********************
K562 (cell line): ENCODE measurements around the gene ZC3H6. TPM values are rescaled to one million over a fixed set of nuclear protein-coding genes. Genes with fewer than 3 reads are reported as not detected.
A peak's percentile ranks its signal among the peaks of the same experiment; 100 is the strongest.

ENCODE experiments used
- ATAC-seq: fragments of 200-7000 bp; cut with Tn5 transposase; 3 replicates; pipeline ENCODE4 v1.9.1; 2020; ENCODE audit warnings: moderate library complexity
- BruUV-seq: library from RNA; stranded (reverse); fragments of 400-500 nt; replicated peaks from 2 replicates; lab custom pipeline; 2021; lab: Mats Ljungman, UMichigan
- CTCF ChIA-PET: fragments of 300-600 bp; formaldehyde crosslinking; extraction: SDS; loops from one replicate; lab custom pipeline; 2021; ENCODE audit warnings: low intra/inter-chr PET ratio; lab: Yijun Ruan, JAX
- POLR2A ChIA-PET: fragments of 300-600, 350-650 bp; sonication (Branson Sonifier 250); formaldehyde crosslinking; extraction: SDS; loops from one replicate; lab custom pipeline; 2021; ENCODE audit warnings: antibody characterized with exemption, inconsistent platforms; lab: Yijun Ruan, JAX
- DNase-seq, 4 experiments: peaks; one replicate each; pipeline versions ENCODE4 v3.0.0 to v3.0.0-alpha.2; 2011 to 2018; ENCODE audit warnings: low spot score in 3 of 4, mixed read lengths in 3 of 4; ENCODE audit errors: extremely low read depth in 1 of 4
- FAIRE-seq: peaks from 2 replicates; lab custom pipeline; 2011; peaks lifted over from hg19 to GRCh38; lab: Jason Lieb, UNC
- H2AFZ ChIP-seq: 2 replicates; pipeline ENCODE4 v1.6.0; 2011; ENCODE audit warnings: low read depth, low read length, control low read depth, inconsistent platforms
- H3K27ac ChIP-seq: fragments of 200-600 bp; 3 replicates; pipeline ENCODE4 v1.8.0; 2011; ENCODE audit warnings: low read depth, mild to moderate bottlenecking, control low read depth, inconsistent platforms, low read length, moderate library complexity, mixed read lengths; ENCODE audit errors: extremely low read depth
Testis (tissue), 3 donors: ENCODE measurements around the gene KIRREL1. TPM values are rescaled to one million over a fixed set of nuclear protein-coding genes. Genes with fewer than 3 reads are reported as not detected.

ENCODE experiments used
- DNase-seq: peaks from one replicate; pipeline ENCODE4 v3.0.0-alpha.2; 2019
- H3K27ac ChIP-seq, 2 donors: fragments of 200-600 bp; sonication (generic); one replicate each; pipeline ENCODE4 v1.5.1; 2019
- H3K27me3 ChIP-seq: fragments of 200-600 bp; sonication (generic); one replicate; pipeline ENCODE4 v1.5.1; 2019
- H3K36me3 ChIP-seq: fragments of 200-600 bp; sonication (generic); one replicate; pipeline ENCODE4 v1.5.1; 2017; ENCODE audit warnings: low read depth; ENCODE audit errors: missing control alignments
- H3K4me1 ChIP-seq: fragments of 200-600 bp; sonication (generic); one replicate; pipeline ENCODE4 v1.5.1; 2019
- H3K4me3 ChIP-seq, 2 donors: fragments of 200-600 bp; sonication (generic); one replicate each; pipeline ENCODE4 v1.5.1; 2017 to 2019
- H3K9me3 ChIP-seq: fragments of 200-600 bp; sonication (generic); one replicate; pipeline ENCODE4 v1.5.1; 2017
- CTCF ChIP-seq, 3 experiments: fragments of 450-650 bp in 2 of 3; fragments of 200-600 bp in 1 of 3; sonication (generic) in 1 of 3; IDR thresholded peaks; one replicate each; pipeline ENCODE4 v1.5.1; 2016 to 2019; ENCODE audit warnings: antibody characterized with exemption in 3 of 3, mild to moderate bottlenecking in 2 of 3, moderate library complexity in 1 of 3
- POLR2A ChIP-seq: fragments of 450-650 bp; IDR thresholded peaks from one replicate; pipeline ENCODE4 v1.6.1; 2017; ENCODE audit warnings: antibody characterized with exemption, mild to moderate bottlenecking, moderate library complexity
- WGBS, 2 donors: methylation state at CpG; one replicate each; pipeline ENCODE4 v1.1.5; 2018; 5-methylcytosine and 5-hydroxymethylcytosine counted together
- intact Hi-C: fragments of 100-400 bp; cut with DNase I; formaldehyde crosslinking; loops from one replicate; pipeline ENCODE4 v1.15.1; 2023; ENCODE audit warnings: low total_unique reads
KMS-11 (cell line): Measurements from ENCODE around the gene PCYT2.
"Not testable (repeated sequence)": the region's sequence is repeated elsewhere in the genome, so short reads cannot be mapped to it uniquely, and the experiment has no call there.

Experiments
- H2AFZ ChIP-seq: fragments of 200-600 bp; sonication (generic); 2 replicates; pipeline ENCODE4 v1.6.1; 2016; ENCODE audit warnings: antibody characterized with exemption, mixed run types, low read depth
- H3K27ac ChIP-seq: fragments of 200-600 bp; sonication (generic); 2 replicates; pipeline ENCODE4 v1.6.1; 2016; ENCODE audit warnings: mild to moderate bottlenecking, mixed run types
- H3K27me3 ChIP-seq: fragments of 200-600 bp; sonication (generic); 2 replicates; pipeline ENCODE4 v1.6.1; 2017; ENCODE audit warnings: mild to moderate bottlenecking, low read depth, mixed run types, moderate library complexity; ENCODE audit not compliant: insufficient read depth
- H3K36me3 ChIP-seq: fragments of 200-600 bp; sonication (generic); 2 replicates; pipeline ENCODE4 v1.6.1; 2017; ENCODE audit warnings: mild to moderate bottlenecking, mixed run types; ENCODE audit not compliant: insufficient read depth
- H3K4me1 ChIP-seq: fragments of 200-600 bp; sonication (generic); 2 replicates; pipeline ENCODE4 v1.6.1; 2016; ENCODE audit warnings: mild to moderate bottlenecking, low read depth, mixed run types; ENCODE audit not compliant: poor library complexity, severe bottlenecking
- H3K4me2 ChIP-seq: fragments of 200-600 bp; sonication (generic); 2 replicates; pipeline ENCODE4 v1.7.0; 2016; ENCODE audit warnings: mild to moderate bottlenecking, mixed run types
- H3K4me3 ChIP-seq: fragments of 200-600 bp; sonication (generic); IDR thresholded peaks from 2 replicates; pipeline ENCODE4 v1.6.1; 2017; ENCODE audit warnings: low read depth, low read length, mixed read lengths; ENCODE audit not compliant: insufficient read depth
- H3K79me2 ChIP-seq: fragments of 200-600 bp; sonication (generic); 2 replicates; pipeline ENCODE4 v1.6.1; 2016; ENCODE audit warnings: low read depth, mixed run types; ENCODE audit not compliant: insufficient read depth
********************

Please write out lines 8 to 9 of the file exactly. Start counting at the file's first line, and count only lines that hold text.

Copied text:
- DNase-seq, 4 experiments: peaks; one replicate each; pipeline versions ENCODE4 v3.0.0 to v3.0.0-alpha.2; 2011 to 2018; ENCODE audit warnings: low spot score in 3 of 4, mixed read lengths in 3 of 4; ENCODE audit errors: extremely low read depth in 1 of 4
- FAIRE-seq: peaks from 2 replicates; lab custom pipeline; 2011; peaks lifted over from hg19 to GRCh38; lab: Jason Lieb, UNC